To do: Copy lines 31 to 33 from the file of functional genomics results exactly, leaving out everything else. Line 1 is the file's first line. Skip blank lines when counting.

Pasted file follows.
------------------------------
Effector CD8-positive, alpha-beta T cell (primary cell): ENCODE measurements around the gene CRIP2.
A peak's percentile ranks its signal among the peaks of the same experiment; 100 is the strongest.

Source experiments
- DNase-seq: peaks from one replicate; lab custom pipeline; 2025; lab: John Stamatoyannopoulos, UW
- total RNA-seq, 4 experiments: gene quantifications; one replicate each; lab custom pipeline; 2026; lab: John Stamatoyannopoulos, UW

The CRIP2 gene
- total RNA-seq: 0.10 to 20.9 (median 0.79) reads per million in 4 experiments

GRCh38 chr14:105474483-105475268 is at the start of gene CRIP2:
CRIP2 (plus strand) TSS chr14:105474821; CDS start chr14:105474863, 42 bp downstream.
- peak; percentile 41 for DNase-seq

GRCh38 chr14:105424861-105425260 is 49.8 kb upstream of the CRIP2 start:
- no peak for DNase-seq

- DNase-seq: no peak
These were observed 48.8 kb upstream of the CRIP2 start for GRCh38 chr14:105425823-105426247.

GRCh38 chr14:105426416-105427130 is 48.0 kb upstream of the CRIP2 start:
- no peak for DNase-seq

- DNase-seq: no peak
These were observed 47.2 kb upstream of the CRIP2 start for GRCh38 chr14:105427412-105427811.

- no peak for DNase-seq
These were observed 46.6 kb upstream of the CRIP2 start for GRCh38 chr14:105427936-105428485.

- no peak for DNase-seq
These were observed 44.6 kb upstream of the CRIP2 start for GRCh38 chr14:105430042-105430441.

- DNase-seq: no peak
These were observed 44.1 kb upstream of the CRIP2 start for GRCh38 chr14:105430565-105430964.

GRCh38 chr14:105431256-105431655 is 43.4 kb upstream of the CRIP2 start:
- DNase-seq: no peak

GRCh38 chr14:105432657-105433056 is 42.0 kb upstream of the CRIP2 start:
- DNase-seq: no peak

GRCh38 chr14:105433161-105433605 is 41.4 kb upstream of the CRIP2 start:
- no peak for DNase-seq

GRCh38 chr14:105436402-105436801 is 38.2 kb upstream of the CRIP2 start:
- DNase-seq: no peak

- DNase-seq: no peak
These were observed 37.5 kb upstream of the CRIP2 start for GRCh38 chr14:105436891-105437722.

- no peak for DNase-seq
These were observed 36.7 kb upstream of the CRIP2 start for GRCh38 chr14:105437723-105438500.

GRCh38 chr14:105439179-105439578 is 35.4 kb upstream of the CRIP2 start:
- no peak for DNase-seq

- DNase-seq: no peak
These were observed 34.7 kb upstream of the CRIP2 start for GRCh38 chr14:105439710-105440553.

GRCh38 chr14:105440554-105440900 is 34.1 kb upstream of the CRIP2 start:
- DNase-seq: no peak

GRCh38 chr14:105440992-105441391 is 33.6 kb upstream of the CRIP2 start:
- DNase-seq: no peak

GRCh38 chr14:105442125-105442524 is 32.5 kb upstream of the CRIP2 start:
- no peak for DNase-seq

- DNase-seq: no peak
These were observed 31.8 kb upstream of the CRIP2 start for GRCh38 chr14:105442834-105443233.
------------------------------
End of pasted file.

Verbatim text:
GRCh38 chr14:105436402-105436801 is 38.2 kb upstream of the CRIP2 start:
- DNase-seq: no peak

- DNase-seq: no peak